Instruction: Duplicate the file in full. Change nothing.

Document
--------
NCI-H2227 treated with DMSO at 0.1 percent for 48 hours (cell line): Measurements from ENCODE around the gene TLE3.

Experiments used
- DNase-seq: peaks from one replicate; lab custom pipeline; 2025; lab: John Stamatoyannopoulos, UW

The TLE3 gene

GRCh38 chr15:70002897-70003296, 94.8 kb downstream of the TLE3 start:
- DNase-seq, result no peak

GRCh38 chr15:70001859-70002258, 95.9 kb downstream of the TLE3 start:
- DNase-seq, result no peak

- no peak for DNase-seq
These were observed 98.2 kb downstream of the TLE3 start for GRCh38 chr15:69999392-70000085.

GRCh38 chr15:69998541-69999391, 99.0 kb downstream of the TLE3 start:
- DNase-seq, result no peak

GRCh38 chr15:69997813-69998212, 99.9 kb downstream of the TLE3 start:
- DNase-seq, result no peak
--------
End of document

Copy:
NCI-H2227 treated with DMSO at 0.1 percent for 48 hours (cell line): Measurements from ENCODE around the gene TLE3.

Experiments used
- DNase-seq: peaks from one replicate; lab custom pipeline; 2025; lab: John Stamatoyannopoulos, UW

The TLE3 gene

GRCh38 chr15:70002897-70003296, 94.8 kb downstream of the TLE3 start:
- DNase-seq, result no peak

GRCh38 chr15:70001859-70002258, 95.9 kb downstream of the TLE3 start:
- DNase-seq, result no peak

- no peak for DNase-seq
These were observed 98.2 kb downstream of the TLE3 start for GRCh38 chr15:69999392-70000085.

GRCh38 chr15:69998541-69999391, 99.0 kb downstream of the TLE3 start:
- DNase-seq, result no peak

GRCh38 chr15:69997813-69998212, 99.9 kb downstream of the TLE3 start:
- DNase-seq, result no peak